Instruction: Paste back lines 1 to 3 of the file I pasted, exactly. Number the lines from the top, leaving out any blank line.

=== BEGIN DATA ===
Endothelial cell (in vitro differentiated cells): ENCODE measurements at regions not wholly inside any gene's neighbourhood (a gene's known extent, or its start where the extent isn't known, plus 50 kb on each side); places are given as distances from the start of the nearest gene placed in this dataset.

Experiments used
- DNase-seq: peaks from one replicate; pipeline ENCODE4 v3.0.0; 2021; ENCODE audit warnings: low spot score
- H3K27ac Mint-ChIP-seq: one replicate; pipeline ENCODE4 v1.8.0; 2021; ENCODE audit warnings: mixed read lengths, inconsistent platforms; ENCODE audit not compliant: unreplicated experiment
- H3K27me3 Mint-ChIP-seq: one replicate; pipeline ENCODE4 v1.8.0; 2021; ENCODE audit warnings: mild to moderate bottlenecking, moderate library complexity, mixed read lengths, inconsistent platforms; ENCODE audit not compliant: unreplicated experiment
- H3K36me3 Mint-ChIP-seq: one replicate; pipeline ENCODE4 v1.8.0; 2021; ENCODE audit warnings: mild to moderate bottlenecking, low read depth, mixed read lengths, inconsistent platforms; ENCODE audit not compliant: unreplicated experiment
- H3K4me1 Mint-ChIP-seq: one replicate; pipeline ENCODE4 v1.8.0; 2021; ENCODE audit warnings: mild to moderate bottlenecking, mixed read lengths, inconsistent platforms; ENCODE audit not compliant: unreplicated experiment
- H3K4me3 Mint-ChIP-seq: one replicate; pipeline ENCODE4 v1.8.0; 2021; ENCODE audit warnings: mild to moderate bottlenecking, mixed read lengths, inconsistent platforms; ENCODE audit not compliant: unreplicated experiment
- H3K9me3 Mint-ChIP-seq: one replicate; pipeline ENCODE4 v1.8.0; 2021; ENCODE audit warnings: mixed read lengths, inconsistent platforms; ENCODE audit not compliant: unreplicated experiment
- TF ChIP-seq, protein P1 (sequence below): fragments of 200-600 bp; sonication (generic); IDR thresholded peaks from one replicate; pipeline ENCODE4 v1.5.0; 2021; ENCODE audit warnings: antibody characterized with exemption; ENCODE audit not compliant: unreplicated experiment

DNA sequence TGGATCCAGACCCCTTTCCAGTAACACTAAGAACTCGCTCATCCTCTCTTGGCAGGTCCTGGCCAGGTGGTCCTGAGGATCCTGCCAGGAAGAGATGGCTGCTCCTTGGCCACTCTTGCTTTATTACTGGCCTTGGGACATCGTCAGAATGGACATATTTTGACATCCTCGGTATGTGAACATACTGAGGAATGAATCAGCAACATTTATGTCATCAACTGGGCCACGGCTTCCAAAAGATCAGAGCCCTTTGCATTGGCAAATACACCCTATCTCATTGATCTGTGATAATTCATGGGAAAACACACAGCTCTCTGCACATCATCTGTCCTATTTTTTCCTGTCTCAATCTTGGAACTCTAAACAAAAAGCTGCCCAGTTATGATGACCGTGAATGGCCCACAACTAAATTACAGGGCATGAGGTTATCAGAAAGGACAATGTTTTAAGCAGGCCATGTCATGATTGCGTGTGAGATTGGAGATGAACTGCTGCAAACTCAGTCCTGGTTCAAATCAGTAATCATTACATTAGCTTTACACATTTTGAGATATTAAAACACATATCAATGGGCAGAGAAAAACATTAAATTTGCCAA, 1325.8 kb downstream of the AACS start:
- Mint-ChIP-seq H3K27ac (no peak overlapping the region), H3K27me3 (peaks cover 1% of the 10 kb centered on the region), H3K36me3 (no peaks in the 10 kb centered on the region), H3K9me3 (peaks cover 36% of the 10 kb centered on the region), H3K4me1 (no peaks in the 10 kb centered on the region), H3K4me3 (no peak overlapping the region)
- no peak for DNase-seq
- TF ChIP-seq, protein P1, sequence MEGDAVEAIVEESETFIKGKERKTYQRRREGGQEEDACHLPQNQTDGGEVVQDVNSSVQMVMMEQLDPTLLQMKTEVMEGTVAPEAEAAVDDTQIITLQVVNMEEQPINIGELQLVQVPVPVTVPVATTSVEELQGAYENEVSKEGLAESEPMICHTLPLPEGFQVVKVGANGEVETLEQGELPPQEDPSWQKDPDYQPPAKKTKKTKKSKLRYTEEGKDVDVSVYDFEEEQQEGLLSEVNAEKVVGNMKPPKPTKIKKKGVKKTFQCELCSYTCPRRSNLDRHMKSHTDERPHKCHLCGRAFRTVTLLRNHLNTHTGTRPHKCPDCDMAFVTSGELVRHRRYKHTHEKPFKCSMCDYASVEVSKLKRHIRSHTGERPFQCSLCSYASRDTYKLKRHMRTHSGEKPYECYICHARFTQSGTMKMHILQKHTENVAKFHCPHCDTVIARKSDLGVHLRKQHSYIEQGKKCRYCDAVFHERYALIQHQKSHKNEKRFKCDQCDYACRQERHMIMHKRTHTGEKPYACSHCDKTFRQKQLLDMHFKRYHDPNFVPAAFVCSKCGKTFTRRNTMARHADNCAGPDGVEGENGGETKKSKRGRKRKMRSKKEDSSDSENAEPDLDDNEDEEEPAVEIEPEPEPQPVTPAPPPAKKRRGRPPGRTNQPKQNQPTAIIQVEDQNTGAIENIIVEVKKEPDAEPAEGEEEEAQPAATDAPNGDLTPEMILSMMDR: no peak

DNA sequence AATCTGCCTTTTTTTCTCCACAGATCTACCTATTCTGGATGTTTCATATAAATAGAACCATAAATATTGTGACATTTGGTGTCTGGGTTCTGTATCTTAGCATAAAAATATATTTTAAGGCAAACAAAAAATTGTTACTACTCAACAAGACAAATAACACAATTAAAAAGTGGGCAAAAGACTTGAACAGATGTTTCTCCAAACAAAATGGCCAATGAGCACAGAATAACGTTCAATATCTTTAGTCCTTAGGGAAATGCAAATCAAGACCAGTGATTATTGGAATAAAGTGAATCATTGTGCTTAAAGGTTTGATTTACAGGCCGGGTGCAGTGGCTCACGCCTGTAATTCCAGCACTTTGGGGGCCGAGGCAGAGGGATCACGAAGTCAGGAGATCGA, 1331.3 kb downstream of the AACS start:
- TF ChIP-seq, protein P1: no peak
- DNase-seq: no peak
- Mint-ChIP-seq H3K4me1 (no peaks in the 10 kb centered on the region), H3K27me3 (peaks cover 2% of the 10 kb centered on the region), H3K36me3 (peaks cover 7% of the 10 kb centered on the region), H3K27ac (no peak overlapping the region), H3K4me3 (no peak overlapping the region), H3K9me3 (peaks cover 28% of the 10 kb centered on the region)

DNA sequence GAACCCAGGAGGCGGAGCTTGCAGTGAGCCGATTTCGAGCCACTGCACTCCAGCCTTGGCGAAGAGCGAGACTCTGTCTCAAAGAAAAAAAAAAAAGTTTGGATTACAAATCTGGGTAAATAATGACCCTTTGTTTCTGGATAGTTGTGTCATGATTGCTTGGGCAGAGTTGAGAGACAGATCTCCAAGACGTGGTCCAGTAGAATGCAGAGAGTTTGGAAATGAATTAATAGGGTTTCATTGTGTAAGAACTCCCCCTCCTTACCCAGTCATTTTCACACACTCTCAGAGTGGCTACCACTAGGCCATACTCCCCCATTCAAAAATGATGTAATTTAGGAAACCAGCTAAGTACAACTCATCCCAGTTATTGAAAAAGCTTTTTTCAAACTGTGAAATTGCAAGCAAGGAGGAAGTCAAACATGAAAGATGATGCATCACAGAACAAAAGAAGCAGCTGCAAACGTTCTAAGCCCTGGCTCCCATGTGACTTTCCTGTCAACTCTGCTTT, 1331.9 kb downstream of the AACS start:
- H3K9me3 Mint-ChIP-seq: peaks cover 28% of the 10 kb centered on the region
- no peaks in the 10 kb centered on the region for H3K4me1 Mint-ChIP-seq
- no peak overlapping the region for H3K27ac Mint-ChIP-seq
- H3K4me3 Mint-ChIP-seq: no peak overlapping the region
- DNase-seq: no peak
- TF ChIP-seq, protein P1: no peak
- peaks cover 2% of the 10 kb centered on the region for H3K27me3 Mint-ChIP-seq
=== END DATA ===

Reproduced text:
Endothelial cell (in vitro differentiated cells): ENCODE measurements at regions not wholly inside any gene's neighbourhood (a gene's known extent, or its start where the extent isn't known, plus 50 kb on each side); places are given as distances from the start of the nearest gene placed in this dataset.

Experiments used
- DNase-seq: peaks from one replicate; pipeline ENCODE4 v3.0.0; 2021; ENCODE audit warnings: low spot score